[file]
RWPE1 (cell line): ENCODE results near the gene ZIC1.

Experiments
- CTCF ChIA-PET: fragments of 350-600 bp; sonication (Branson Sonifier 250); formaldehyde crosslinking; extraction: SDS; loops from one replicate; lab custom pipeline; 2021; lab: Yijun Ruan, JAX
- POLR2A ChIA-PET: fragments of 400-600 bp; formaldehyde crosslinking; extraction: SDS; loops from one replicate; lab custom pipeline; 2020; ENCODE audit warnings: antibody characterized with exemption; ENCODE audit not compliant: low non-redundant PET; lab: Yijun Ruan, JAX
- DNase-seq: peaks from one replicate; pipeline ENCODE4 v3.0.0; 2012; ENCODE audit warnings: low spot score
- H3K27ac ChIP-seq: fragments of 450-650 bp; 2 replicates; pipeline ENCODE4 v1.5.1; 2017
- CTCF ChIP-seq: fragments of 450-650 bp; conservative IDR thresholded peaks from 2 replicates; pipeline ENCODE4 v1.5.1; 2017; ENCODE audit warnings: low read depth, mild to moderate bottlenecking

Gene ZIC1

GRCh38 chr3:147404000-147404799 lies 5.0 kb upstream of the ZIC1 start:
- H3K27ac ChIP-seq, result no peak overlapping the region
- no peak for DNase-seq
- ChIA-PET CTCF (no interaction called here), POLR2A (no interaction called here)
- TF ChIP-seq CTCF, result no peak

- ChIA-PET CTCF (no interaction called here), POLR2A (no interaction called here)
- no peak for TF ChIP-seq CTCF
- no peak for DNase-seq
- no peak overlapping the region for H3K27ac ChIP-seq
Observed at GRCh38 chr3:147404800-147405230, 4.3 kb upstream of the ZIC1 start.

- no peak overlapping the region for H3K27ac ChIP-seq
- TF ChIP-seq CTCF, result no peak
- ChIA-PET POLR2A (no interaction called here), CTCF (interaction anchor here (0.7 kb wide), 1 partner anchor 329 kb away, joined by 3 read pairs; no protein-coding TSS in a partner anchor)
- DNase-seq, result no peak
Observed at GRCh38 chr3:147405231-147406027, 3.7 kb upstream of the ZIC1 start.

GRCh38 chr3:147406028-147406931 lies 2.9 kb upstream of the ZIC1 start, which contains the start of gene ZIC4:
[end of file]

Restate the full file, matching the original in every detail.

RWPE1 (cell line): ENCODE results near the gene ZIC1.

Experiments
- CTCF ChIA-PET: fragments of 350-600 bp; sonication (Branson Sonifier 250); formaldehyde crosslinking; extraction: SDS; loops from one replicate; lab custom pipeline; 2021; lab: Yijun Ruan, JAX
- POLR2A ChIA-PET: fragments of 400-600 bp; formaldehyde crosslinking; extraction: SDS; loops from one replicate; lab custom pipeline; 2020; ENCODE audit warnings: antibody characterized with exemption; ENCODE audit not compliant: low non-redundant PET; lab: Yijun Ruan, JAX
- DNase-seq: peaks from one replicate; pipeline ENCODE4 v3.0.0; 2012; ENCODE audit warnings: low spot score
- H3K27ac ChIP-seq: fragments of 450-650 bp; 2 replicates; pipeline ENCODE4 v1.5.1; 2017
- CTCF ChIP-seq: fragments of 450-650 bp; conservative IDR thresholded peaks from 2 replicates; pipeline ENCODE4 v1.5.1; 2017; ENCODE audit warnings: low read depth, mild to moderate bottlenecking

Gene ZIC1

GRCh38 chr3:147404000-147404799 lies 5.0 kb upstream of the ZIC1 start:
- H3K27ac ChIP-seq, result no peak overlapping the region
- no peak for DNase-seq
- ChIA-PET CTCF (no interaction called here), POLR2A (no interaction called here)
- TF ChIP-seq CTCF, result no peak

- ChIA-PET CTCF (no interaction called here), POLR2A (no interaction called here)
- no peak for TF ChIP-seq CTCF
- no peak for DNase-seq
- no peak overlapping the region for H3K27ac ChIP-seq
Observed at GRCh38 chr3:147404800-147405230, 4.3 kb upstream of the ZIC1 start.

- no peak overlapping the region for H3K27ac ChIP-seq
- TF ChIP-seq CTCF, result no peak
- ChIA-PET POLR2A (no interaction called here), CTCF (interaction anchor here (0.7 kb wide), 1 partner anchor 329 kb away, joined by 3 read pairs; no protein-coding TSS in a partner anchor)
- DNase-seq, result no peak
Observed at GRCh38 chr3:147405231-147406027, 3.7 kb upstream of the ZIC1 start.

GRCh38 chr3:147406028-147406931 lies 2.9 kb upstream of the ZIC1 start, which contains the start of gene ZIC4: